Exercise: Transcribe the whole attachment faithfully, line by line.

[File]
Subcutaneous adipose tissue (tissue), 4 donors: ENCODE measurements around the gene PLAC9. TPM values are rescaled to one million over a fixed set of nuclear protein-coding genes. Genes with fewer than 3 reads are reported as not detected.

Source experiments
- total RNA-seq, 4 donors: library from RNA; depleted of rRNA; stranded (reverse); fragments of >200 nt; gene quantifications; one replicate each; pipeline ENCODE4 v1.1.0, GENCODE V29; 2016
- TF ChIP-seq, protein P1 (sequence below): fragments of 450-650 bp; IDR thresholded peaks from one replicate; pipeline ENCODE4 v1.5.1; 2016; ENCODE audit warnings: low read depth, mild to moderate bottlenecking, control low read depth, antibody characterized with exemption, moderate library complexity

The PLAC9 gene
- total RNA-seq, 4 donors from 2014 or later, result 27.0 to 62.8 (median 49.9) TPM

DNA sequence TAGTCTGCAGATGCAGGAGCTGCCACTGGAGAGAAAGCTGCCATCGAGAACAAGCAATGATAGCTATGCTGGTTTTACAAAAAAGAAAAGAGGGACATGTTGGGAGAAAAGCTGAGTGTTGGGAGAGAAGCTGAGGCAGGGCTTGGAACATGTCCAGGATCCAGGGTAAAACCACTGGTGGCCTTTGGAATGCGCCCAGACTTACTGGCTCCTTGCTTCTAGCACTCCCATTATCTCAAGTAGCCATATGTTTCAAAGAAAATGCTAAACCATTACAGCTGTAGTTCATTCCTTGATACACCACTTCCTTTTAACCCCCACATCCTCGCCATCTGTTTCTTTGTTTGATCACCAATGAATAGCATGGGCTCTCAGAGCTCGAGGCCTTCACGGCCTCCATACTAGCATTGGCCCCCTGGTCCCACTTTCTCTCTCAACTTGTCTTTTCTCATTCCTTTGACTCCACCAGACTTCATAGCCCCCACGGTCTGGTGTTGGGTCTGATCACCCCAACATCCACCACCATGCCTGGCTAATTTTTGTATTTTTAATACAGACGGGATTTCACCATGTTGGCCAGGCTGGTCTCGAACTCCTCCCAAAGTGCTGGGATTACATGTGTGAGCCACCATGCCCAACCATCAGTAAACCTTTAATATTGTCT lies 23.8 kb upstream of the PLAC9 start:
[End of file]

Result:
Subcutaneous adipose tissue (tissue), 4 donors: ENCODE measurements around the gene PLAC9. TPM values are rescaled to one million over a fixed set of nuclear protein-coding genes. Genes with fewer than 3 reads are reported as not detected.

Source experiments
- total RNA-seq, 4 donors: library from RNA; depleted of rRNA; stranded (reverse); fragments of >200 nt; gene quantifications; one replicate each; pipeline ENCODE4 v1.1.0, GENCODE V29; 2016
- TF ChIP-seq, protein P1 (sequence below): fragments of 450-650 bp; IDR thresholded peaks from one replicate; pipeline ENCODE4 v1.5.1; 2016; ENCODE audit warnings: low read depth, mild to moderate bottlenecking, control low read depth, antibody characterized with exemption, moderate library complexity

The PLAC9 gene
- total RNA-seq, 4 donors from 2014 or later, result 27.0 to 62.8 (median 49.9) TPM

DNA sequence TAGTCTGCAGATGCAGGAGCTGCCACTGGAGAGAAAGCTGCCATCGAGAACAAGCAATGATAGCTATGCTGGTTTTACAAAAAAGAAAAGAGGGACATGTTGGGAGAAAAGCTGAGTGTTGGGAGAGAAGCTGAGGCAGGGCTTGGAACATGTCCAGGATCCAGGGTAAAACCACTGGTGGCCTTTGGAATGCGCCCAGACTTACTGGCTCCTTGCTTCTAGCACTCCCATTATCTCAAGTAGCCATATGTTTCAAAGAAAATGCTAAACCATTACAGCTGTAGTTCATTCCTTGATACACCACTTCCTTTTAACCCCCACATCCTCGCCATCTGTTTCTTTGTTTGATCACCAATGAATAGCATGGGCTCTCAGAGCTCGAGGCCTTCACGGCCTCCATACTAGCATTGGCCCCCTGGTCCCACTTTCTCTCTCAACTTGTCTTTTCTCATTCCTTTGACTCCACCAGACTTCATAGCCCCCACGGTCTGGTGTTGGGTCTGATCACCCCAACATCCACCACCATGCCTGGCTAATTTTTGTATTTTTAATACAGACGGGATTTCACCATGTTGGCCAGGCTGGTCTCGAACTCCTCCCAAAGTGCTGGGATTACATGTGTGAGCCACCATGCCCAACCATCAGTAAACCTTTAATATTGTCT lies 23.8 kb upstream of the PLAC9 start: